Posted by ESPN.com's Tim Griffin
Oklahoma State athletic director Mike Holder hoped to see heavy construction this summer on the school's planned athletic village and new baseball stadium.
Instead, he now sees about 100 acres of emptiness north of T. Boone Pickens Stadium where he had hoped the $50 million indoor practice facility and $30 million stadium would be being built.
The Tulsa World reports that how OSU's plans have been shelved after a facility fund managed by Pickens' BP Capital Investment took a huge hit.
Eleven months ago, OSU had $407 million in a facilities fund.
A few weeks later, because of the stock market crisis, a lot of that money was gone.
"Things were great from Jan. 1, 2006, until July of 2008, and then we hit a slight bump in the road," Holder told the World. "We lost ($282 million) in three months.
OSU was left with enough money to complete the Boone Pickens Stadium renovation project ($125 million salvaged from the facilities fund, along with $63 million donated by Pickens in October, $35 million borrowed from the OSU Foundation, and $10 million in funds raised by Holder last fall). That will be finished for the start of the season.
But the plans for the indoor practice facility, along with others have been pushed aside. Among the projects that have been put off include new outdoor football practice fields, a tennis complex, a soccer-track complex and an equestrian center.
Holder was asked by the World if the athletic village would ever become a reality.
"I'm personally committed to getting it done, but I'm not personally able to do it right now," Holder said. "It will take a lot of people making a lot of money to get it done. It's a pretty expensive endeavor.
"A year ago, it wasn't a matter of if we were going to build, but when. It's just a bigger mountain to climb because you don't have the money. We're a lot further along than we were five years ago. How can anyone be discouraged about that? It would be nice to look over there and see that Sherman Smith Athletic Training Facility about halfway finished. I'd like that a lot better."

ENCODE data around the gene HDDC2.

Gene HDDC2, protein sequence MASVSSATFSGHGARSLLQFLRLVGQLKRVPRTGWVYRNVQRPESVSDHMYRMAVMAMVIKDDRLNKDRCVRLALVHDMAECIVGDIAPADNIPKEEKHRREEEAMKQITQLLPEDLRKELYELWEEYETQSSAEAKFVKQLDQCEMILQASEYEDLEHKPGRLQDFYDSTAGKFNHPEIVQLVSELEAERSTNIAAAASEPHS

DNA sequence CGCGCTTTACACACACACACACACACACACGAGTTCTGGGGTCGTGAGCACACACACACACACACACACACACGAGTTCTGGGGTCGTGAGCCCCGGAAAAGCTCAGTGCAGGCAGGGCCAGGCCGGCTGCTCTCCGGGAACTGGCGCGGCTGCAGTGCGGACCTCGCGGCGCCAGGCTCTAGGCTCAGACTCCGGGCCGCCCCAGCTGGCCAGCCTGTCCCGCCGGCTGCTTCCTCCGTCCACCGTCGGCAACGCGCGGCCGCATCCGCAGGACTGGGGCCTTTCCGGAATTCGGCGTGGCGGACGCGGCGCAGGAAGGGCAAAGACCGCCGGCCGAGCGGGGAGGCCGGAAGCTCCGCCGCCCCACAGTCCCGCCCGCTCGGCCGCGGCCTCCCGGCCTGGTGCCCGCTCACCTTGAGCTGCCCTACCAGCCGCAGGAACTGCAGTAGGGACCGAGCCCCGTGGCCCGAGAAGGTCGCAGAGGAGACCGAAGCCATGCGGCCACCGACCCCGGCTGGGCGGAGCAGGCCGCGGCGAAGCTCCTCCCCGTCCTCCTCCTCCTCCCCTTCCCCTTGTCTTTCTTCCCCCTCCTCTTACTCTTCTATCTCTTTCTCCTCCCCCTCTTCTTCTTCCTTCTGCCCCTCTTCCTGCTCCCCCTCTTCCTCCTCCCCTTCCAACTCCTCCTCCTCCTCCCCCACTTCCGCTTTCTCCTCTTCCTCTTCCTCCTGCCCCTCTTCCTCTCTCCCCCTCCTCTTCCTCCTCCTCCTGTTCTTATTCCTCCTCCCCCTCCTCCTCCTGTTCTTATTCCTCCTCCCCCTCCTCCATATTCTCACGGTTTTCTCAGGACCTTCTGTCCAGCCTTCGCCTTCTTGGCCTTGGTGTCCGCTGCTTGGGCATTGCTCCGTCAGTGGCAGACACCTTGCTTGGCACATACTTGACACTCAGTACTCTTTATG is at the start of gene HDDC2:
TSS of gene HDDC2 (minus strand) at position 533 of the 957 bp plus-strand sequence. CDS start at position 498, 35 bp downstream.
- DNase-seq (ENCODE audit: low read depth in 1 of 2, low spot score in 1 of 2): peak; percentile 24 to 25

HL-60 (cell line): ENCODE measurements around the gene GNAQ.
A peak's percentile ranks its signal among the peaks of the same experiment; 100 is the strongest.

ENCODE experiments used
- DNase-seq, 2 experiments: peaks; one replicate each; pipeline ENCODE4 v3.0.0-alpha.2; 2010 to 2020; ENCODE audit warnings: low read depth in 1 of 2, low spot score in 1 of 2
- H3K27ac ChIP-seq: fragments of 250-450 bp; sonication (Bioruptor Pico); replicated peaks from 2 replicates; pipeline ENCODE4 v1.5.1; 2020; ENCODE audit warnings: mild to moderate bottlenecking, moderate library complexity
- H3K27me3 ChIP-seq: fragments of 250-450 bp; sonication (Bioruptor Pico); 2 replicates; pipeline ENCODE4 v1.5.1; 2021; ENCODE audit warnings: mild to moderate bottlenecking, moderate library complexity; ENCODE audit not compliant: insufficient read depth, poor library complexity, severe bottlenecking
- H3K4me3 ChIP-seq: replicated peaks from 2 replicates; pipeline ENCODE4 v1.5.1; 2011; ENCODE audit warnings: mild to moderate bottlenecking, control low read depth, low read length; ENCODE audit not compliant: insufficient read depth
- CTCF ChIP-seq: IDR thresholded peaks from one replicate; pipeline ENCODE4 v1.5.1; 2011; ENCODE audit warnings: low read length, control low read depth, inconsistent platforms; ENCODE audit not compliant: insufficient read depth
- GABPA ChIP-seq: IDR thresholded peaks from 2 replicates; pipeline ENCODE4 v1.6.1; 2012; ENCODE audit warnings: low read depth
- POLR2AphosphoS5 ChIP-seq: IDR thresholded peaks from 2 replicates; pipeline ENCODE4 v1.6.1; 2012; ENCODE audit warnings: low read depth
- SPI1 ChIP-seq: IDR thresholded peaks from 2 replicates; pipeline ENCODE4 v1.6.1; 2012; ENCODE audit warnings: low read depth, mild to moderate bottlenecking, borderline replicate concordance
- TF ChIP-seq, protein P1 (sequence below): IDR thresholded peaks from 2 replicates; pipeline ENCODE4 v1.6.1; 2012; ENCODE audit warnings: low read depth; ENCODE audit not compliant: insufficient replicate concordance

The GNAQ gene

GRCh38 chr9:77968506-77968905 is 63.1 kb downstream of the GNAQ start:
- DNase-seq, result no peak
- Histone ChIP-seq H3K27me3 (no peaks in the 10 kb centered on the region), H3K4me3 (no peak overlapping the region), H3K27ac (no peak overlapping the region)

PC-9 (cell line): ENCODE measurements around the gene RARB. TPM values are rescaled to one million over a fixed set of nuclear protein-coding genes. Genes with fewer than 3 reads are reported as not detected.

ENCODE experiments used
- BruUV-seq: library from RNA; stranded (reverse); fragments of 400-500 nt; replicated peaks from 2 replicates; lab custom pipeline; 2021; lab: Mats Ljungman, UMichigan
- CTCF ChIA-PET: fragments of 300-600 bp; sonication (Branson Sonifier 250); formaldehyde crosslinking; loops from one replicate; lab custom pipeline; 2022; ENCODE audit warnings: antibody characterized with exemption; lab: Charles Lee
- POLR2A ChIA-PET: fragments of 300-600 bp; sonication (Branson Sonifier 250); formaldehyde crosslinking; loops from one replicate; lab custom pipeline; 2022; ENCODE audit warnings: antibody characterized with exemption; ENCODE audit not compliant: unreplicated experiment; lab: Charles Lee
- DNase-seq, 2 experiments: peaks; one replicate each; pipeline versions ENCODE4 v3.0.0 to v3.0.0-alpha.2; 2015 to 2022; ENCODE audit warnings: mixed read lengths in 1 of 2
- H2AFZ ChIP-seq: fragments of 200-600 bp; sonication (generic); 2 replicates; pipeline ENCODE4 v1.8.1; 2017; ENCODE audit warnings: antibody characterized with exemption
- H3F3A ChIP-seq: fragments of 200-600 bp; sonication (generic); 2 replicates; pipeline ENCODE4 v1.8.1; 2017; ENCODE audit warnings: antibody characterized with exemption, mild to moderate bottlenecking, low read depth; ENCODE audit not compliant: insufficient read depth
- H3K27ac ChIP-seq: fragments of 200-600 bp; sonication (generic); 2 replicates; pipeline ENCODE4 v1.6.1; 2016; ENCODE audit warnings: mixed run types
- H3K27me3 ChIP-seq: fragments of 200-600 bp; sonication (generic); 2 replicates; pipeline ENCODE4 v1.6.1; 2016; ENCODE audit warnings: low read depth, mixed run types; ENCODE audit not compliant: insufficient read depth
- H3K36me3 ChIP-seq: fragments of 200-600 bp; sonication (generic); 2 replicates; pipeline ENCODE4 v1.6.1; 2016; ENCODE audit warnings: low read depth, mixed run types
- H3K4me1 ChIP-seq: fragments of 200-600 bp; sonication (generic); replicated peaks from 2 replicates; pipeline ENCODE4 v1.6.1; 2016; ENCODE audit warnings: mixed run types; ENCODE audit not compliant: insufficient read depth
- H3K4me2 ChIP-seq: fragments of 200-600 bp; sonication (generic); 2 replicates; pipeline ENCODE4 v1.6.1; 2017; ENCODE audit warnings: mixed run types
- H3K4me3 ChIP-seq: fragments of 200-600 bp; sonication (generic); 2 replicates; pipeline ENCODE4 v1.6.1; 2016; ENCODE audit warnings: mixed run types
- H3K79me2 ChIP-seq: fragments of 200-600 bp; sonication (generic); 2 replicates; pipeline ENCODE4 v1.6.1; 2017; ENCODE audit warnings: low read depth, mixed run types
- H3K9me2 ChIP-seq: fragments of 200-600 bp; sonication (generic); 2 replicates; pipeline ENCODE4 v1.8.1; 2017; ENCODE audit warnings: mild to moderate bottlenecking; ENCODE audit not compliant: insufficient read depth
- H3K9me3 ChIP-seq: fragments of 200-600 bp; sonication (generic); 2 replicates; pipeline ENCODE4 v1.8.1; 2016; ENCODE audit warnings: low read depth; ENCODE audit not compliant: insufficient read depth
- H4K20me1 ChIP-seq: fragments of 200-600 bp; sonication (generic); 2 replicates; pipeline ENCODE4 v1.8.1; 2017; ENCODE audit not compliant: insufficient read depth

Tulsa oilman Sherman Smith started funding for the facility with a $20 million gift to the school. And Holder remains committed to building a 151,000-square-foot facility that would serve several sports. It would be the largest in the conference.
When Baylor finishes its new facility in August, the Cowboys will be the only program without an indoor facility.
OSU coach Mike Gundy told the World that the Cowboys are at a competitive disadvantage because they don't have an indoor facility.
"Coach Holder is aware that we need it. That's no secret," Gundy told the World. "And it's not just for football. Other sports would use it more than we would. But we do need it for bowl practice. When you practice 10 or 12 days in December, getting ready for a bowl game, it can be bitter cold. In the spring time, you have lightning.
"Coach Holder and I are on the same page. As soon as we can build an indoor facility, we need to get to it. There's an obligation to Sherman Smith's family. The goal is to do things in a reasonable amount of time, but with a reasonable amount of debt."
The Cowboys are on the verge of a monumental breakthrough in college football, and there's more national excitement about the program than ever before. It's not out of the realm of possibility that they could contend for their first Big 12 South title this season.
But it will be difficult to maintain that momentum if they don't have the facilities to match their rivals.
And Gundy knows that better than anybody else.